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The impact of standardized tools on child protection assessment

At a glance


In Switzerland, public child protection agencies are mandated to intervene if a child’s well-being is harmed or threatened and parents are unwilling or unable to remedy the situation. Child and Adult Protection Authorities (CAPA) decide upon enacting child protection orders (e.g. deputyships) based on a professional assessment of the child’s and family’s situation. Professionals agree that the quality of the assessment is core to the appropriateness and proportionality of the authority’s decision. Yet, no standards on assessment in Swiss public child protection have been established so far. Just recently, a first assessment tool has been published that procedurally structures the assessment linking evidence-based risk and protective factors of child development with the decision to potentially enact child protection orders. The proposed study will analyze how the implementation of this evidence-based risk assessment tool affects the decisional outcome. Furthermore, it will document how professionals handle the new tool, and how processes and attitudes change through handling it. Last but not least, the study will provide findings on how a standardized assessment affects the index child and his/her primary caregiver. The sample consists of 12 CAPAs in the German-speaking part of Switzerland and their caseload. One half of CAPAs will implement the new assessment tools, the other half – matched by size of caseload – will continue with assessment-as-usual. A first work package on decisional outcomes is based on a pretest-posttest study design. Dependent variables analyzed are the invasiveness of child protection orders and the number of repeated referrals. Concerning the assessment of children‘s situations of endangerment, we hypothesize less variance in outcomes for authorities with standardized assessment compared to assessment-as-usual. A second work package focuses on the index child’s health-related quality of life (HRQoL) both self-rated and proxy-rated by the primary caregiver. Furthermore, it will document client satisfaction. Both dependent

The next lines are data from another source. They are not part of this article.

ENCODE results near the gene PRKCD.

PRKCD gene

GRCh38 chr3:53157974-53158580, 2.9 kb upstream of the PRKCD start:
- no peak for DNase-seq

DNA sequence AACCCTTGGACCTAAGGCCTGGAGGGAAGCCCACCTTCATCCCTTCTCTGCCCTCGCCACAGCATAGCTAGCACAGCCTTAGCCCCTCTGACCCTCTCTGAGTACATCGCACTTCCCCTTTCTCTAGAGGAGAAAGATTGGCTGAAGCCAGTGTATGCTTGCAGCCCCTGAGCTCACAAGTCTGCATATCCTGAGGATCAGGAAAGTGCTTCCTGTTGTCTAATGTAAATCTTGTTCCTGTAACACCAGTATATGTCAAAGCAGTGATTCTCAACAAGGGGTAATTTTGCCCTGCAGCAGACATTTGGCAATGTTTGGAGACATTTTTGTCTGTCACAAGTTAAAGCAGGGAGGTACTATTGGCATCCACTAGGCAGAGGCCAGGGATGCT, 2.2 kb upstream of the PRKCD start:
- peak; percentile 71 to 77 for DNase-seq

variables are collected twice at the beginning of the assessment and its end. In a qualitative-ethnographic approach, a third work package analyzes how professionals perceive the impact of a standardized assessment on their processes and professional discretion. To our best knowledge, this study is the first to empirically evaluate the implementation of a standardized assessment in child protection practice in German-speaking countries – combined with critical qualitative analyses of changes in the authorities’ decision-making context. By providing information on benefits, barriers
and disadvantages of standardized assessment it will have direct practical implications.